We Tried Out the MetMo Driver, AKA the “World’s Most Satisfying Driver”

Interested in cool new tools? We recently had the chance to review the MetMo Driver, billed as "the world's most satisfying driver." Here's what we learned.

As a fervent DIYer and tool enthusiast, I like keeping up with the latest and greatest tools for DIYers, and that’s one reason the MetMo Driver caught my eye. Billed as “the world’s most satisfying driver,” its Indigogo crowdfunding page promises it’ll be the last screwdriver you’ll ever need.

Not being content to take MetMo’s word for it, my father and I got in touch with the company and arranged to review the tool before its official release. That’s why I’m one of the relatively few people to date who have held and used a MetMo Driver. Here’s what I’ve learned.

What’s the MetMo Driver?

The MetMo Driver is a ratcheting screwdriver, meaning that it can apply turning force in one direction while moving in the opposite. This allows the user to set or remove screws without having to manually readjust the screwdriver after each rotation. It’s also equipped with a foldout side handle to give the user more leverage—enough to drive full-sized lag bolts into wood. The MetMo Driver is a re-imagined and re-engineered version of the first-ever ratcheting screwdriver, originally designed and manufactured by a German inventor named Conrad Baumann in the early 1920s.

How Does the MetMo Driver Work?

Metmo Driver Side shot with drill bits coming out of back of driver on a wooden backgroundCourtesy MetMo

Like other ratcheting screwdrivers, the MetMo Driver drives screws without the need to remove the bit from the screw head after each rotation. Unlike the original version from the 1920s, it takes standard 1/4 inch diameter hex shank bits, making it quite universal for driving screws and bolts. The heavy-duty cylindrical body of the tool has a foldout steel handle that swivels down and provides leverage when driving large fasteners like deck screws and lag bolts.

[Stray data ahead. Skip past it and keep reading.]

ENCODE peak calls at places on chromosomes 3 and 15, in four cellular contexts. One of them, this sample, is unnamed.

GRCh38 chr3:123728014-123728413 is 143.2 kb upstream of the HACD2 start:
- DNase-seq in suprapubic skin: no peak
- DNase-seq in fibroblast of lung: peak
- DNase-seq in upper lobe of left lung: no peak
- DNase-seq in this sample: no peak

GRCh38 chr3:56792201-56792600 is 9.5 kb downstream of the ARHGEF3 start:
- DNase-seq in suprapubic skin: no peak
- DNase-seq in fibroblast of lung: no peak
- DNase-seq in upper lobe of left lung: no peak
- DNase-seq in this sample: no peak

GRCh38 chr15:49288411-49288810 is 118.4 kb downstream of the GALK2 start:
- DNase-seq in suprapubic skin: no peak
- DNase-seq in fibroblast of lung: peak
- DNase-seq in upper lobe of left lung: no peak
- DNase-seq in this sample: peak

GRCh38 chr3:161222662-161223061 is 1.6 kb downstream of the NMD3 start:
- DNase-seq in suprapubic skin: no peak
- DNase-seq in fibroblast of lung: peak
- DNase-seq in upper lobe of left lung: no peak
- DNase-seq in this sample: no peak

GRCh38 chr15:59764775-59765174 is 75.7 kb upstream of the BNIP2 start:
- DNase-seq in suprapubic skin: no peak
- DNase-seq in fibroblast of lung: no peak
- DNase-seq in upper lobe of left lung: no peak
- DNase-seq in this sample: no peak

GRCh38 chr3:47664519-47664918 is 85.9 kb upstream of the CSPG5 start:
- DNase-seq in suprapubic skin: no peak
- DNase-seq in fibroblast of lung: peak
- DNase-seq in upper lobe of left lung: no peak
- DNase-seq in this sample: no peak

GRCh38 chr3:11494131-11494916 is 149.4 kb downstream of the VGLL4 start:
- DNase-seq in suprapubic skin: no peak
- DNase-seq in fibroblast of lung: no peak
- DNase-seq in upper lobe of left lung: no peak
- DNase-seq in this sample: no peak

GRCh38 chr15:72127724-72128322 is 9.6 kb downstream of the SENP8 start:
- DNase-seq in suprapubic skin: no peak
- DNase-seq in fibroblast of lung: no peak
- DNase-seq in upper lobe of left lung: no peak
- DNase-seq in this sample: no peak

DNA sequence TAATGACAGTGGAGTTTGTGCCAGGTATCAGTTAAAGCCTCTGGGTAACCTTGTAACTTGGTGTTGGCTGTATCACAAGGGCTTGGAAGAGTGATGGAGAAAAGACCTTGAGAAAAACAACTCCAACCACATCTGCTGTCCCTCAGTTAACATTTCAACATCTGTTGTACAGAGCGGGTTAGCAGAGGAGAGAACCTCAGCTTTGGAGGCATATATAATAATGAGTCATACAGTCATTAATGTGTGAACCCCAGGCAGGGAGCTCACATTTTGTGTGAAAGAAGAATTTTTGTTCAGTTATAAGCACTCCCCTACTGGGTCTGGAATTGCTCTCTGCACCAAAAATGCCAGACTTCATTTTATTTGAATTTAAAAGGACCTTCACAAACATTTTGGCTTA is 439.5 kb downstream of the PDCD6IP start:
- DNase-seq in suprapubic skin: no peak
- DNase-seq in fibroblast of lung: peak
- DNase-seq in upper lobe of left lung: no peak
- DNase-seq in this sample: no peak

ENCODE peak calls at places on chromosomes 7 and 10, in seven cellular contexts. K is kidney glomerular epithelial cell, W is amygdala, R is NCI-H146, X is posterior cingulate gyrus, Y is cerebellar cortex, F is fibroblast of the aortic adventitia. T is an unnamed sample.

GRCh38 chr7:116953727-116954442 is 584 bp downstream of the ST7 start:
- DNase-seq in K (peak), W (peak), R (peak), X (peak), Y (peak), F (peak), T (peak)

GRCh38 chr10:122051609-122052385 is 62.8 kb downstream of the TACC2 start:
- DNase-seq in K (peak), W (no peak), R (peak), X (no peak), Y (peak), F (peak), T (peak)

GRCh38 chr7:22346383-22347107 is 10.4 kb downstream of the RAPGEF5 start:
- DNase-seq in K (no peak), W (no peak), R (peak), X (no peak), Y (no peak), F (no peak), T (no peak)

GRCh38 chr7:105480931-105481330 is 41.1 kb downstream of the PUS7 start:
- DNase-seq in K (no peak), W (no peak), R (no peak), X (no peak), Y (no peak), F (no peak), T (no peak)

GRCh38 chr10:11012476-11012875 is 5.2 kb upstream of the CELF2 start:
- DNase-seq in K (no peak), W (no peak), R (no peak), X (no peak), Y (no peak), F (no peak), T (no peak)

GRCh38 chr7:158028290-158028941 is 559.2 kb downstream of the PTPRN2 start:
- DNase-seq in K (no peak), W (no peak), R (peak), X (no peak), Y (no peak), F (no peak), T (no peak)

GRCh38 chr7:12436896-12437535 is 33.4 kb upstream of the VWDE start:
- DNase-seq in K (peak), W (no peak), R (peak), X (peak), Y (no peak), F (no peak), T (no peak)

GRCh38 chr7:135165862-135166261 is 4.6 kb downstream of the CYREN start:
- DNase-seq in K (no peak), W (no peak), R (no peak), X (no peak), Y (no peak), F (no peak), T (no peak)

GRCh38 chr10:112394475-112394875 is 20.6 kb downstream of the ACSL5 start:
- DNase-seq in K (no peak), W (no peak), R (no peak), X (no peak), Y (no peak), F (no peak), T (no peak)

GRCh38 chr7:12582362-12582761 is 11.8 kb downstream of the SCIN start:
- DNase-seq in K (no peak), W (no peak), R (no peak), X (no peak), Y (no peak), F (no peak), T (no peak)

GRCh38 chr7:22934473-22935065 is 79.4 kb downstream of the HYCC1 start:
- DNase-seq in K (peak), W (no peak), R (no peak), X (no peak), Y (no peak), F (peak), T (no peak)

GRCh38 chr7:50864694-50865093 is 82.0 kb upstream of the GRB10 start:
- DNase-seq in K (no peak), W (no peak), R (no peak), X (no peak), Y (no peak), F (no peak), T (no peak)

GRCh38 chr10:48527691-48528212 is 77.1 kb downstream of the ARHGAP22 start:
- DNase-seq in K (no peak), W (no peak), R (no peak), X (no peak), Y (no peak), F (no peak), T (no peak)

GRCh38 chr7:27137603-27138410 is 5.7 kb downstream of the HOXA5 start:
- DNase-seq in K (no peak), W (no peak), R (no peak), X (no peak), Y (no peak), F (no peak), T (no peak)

How Is It Different from a Regular Ratchet?

At first glance, the basic screw-driving function of the MetMo driver isn’t much different than other ratcheting screwdrivers. The two biggest advantages MetMo brings to the table are superb engineering and a foldout handle for leverage. Most ratcheting drivers are composed of a combination of metal and plastic. The trouble with plastic is it can crack and break. Not so with the MetMo, which doesn’t have a drop of plastic anywhere.

Instead, it’s built with high-grade steel, brass and aluminum. It’s much heavier and stronger than other drivers and can handle many times more force application than any other hand driver on the market. In fact, the folks at MetMo have tested it under loads up to 100 kg, and it sustained zero damage. The foldout side handle allows large screws and even full-sized lag bolts to be driven (using a socket adapter), a feature shared by no other hand driver I know of currently on the market.

How Can I Get One?

Metmo Driver Line Up on a white background and a wooden table out of focusCourtesy MetMo

The folks at MetMo are currently ramping up for full-scale production of their driver. Until that happens, the best place to get your hands on one is their Indigogo page. At the moment, they’ll send you a brand new driver for a donation of $130 to their crowdfunding campaign. This might seem expensive for a screwdriver, but when you’ve held the tool in your hands, felt its heft, and cranked it over a lag bolt and felt its strength, you’ll understand that it’s well worth it.

Robert Maxwell
Robert Maxwell has been a passionate DIYer since the mid-1990s, when he received his first childhood tool set. His rural upbringing gives him a lifetime of experience in all things DIY, from carpentry and fine woodworking to welding and vehicle repair, all of which he practices regularly from his self-built cabin in the woods in Northern Ontario, Canada. Robert has been a regular contributor to Family Handyman since 2020, where he writes from firsthand experience on a surprisingly wide variety of DIY topics.